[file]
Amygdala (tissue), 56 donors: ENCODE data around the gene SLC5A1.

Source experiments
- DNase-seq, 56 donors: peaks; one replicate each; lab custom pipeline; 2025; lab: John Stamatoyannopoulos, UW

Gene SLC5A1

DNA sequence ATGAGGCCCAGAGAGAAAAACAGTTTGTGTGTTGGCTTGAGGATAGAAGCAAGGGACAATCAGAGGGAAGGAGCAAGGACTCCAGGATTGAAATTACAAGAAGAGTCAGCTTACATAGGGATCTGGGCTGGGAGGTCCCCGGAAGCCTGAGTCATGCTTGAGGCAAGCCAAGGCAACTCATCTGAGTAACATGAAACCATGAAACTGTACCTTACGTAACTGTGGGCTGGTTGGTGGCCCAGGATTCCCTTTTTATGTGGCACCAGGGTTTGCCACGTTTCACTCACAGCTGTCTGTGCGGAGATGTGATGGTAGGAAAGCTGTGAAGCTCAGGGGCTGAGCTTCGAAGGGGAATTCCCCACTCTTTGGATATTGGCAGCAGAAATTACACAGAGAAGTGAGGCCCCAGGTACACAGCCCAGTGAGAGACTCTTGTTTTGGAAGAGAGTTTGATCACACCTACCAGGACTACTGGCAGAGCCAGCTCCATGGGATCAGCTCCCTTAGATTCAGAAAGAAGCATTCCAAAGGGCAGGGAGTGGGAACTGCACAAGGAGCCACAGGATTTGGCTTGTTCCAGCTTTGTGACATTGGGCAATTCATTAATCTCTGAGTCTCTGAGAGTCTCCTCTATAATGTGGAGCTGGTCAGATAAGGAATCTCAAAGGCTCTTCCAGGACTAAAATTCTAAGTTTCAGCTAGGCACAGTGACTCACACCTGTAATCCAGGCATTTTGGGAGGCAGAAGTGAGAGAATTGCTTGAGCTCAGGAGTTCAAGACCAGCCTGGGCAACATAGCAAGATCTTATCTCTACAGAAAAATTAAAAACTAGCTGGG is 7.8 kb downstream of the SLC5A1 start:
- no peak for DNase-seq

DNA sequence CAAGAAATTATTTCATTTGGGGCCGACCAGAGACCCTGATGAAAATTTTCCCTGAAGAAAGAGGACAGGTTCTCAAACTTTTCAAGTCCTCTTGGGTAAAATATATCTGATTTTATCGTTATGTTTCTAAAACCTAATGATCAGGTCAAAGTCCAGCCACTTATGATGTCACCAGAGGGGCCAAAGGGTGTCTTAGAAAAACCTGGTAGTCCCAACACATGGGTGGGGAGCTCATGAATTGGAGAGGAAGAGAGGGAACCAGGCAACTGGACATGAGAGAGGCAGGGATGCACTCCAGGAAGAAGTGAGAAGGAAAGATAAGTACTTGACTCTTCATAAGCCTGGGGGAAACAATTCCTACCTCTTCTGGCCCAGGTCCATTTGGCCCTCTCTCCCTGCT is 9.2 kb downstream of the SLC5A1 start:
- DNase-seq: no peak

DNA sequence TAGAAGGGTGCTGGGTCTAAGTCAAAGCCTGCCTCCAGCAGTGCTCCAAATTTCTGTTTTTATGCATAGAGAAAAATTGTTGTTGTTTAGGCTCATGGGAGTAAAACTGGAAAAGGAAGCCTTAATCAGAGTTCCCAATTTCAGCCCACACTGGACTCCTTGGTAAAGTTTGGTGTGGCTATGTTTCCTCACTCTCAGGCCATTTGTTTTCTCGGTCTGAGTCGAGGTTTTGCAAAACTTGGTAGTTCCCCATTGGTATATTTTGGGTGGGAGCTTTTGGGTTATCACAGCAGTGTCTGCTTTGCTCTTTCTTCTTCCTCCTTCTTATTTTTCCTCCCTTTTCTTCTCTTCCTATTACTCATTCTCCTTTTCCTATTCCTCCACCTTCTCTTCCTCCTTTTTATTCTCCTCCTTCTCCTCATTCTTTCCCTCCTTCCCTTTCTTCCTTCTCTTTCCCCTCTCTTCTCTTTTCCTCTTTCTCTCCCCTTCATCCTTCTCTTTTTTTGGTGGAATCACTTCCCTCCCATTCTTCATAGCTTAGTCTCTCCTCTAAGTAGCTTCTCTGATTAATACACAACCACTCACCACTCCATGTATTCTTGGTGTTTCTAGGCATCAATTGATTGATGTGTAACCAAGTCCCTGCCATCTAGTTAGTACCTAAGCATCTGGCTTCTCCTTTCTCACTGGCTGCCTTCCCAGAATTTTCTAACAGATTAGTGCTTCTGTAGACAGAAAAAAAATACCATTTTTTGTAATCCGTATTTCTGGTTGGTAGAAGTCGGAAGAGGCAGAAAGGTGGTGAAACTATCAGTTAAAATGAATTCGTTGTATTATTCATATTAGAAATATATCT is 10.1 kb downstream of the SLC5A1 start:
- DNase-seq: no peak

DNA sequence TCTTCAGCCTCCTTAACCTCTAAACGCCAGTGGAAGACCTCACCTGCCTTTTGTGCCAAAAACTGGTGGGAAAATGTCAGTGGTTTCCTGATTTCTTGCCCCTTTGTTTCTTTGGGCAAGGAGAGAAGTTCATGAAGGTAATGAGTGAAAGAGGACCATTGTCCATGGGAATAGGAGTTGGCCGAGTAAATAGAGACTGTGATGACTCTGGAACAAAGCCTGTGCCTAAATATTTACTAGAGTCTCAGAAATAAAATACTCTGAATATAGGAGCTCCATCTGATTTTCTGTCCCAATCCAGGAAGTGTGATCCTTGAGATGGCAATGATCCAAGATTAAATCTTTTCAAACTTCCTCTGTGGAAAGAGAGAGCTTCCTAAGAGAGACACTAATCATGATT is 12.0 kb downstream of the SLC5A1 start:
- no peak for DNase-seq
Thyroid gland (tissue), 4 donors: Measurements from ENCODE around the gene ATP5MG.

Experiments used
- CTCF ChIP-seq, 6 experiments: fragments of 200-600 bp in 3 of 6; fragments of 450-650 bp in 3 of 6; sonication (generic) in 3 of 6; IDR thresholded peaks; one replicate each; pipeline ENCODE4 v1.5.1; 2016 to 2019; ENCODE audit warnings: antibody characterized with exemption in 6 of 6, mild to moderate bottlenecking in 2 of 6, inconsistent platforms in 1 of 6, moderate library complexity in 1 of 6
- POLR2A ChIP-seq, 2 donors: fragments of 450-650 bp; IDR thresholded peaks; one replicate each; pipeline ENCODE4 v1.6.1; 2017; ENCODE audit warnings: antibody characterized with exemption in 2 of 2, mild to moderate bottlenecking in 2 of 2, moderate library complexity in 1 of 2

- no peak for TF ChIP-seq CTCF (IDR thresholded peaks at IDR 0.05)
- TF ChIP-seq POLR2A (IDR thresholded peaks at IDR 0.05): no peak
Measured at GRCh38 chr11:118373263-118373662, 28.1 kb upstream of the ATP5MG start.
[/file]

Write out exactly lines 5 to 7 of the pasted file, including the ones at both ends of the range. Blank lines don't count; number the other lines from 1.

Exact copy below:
DNA sequence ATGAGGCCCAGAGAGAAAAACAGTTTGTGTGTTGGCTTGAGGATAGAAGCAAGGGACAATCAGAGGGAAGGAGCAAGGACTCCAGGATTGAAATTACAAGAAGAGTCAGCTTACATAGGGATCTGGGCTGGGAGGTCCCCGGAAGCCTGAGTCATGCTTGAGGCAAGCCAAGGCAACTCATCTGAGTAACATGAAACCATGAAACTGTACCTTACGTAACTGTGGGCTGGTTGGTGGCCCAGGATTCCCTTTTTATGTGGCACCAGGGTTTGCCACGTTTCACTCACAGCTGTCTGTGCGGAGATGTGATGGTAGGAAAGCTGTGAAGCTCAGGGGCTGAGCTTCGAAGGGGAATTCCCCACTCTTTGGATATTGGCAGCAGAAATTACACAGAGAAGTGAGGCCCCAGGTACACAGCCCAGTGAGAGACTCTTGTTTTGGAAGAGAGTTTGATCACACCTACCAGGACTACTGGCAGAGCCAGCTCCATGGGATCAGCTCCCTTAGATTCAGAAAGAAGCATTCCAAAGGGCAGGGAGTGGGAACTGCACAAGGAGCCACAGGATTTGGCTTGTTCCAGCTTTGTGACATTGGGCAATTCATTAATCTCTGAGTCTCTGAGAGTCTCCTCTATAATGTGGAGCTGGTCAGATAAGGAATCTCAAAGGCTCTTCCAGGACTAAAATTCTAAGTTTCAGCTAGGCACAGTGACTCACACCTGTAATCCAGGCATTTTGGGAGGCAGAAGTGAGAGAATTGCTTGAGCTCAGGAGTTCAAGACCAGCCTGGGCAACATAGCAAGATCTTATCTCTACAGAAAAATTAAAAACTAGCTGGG is 7.8 kb downstream of the SLC5A1 start:
- no peak for DNase-seq

DNA sequence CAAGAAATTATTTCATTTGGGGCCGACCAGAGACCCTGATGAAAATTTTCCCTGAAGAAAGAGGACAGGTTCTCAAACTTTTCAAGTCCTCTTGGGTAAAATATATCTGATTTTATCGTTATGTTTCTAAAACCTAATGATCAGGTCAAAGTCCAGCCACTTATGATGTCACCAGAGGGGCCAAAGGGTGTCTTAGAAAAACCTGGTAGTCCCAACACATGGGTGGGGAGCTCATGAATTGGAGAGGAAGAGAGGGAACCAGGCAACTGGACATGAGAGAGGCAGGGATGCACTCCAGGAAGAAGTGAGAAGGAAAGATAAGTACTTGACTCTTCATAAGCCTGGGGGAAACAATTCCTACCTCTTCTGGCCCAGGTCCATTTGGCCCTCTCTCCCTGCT is 9.2 kb downstream of the SLC5A1 start: